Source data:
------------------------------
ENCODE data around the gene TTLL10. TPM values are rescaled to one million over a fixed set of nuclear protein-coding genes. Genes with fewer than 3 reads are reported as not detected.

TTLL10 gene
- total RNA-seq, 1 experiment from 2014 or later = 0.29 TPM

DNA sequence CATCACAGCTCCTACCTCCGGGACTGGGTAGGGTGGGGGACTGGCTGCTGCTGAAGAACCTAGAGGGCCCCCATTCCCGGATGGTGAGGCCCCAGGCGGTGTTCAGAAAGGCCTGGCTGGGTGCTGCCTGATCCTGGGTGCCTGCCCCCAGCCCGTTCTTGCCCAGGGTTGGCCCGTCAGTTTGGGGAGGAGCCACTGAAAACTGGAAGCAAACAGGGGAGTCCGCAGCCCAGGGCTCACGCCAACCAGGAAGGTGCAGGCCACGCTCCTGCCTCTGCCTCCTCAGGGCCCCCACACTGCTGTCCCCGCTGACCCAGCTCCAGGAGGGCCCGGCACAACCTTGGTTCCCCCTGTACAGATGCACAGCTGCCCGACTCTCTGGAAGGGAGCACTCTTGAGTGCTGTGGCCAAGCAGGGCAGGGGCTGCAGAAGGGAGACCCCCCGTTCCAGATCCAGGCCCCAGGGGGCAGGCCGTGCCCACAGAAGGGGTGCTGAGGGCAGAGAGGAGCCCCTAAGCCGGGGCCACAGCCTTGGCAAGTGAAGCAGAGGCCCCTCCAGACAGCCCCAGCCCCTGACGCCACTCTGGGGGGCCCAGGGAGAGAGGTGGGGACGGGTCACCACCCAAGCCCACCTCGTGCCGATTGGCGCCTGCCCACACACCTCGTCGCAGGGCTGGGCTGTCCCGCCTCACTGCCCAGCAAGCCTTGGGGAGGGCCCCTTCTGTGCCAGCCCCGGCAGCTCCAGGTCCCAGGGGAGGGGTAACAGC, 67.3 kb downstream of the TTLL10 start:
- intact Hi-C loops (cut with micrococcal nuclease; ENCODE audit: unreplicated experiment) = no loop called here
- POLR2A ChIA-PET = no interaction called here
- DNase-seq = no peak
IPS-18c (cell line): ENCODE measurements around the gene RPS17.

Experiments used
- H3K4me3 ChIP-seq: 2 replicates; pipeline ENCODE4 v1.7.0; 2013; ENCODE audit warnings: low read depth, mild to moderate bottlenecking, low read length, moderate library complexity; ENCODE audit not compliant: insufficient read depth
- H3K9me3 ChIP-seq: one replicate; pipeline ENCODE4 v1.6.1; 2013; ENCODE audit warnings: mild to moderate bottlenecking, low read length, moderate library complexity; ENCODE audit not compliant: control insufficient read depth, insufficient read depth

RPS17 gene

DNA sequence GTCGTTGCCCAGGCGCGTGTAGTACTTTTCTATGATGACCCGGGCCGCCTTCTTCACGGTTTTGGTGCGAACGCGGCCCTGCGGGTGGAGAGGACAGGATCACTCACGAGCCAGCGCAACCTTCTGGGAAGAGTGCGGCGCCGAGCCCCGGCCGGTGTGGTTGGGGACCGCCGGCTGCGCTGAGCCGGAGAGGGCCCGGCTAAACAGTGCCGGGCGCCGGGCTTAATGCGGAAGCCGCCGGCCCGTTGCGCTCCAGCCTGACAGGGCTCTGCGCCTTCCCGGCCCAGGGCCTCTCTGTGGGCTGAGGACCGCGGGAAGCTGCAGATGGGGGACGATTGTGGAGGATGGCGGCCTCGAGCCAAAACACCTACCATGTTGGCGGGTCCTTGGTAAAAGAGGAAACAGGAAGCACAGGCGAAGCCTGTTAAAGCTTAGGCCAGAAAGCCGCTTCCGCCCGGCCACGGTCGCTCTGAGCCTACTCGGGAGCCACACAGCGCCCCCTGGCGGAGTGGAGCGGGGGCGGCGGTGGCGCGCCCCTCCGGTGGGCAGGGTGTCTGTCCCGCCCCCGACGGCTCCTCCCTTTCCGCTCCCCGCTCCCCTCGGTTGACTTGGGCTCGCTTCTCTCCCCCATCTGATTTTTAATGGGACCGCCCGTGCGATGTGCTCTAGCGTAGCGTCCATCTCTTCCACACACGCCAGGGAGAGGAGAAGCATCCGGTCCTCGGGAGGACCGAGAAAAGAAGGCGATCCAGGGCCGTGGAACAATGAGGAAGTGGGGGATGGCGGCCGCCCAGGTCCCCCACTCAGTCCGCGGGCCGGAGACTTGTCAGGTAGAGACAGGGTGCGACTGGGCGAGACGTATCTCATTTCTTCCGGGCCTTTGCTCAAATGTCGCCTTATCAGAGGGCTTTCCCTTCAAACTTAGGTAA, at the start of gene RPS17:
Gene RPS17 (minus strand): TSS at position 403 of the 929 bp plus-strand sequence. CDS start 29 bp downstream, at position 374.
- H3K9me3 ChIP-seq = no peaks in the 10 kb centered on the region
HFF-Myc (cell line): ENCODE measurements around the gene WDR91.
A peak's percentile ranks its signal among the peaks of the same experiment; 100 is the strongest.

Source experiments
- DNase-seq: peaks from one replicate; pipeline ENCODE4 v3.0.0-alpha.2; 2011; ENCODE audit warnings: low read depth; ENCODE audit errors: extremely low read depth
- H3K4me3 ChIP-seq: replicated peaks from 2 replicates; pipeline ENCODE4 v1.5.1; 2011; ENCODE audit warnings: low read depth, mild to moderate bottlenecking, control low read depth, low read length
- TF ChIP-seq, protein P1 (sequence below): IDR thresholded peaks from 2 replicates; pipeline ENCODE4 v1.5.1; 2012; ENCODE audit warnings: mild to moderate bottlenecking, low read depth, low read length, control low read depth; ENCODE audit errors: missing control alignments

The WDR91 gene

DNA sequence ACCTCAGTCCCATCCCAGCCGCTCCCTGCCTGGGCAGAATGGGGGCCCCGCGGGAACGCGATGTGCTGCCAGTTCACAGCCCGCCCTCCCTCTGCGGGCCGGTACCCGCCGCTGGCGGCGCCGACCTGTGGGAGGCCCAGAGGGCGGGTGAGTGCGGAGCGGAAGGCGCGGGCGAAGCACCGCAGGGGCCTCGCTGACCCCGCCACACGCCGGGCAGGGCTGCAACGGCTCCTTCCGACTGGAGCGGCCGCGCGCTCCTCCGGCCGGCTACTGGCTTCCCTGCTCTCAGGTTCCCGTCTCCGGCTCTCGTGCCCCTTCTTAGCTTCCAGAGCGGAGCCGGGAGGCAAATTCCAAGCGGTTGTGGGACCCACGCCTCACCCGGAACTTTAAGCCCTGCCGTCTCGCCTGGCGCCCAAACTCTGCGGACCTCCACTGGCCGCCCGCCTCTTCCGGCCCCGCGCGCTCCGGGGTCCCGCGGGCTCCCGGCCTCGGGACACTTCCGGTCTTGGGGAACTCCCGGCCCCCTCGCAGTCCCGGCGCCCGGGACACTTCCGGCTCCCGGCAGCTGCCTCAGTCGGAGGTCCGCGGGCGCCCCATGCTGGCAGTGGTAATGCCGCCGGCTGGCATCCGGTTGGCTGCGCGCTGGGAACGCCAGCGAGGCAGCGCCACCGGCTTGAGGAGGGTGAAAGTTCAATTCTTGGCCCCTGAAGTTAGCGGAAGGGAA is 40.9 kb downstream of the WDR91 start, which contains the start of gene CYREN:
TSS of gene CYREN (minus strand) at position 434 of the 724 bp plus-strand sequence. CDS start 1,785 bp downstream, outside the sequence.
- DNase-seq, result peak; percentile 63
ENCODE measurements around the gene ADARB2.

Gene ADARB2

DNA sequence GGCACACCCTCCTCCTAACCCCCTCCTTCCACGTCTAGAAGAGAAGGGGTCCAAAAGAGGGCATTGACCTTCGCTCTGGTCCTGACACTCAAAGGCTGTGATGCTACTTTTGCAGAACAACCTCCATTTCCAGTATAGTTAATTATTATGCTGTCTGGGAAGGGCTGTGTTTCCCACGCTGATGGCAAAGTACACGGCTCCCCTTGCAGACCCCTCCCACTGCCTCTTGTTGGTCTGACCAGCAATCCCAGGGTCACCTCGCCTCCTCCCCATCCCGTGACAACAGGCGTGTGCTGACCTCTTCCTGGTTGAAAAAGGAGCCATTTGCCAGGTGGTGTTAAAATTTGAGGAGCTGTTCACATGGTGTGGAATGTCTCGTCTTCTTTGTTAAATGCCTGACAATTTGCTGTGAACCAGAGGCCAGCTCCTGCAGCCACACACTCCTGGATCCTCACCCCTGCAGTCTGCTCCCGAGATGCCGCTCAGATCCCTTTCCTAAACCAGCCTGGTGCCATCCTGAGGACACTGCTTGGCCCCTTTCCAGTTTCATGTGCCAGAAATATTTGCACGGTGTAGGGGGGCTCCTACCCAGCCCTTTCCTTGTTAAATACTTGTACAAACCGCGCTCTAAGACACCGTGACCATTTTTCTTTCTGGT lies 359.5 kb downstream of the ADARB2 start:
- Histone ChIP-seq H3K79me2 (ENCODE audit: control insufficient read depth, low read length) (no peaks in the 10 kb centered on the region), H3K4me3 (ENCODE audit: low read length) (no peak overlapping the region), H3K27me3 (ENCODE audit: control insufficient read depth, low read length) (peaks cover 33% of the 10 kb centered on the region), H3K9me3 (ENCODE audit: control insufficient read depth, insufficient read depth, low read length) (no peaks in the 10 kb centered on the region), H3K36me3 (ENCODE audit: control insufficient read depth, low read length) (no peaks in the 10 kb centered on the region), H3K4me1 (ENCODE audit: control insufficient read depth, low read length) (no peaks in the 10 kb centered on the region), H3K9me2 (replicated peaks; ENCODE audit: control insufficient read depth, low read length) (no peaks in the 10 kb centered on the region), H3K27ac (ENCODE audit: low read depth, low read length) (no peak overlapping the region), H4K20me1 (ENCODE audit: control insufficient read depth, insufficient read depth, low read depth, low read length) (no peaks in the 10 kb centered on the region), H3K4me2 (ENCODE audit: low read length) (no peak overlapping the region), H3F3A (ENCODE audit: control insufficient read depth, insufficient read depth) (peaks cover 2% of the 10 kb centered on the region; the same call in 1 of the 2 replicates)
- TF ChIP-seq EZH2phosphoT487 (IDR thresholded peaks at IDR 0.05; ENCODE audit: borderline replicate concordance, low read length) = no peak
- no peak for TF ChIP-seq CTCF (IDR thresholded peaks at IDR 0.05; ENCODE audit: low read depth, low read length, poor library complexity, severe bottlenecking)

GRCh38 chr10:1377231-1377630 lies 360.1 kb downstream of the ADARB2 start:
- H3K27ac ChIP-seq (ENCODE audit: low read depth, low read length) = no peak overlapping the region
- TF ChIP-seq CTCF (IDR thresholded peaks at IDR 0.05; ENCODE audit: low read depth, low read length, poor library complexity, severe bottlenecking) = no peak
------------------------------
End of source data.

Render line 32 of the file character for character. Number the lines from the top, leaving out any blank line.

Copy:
GRCh38 chr10:1377231-1377630 lies 360.1 kb downstream of the ADARB2 start: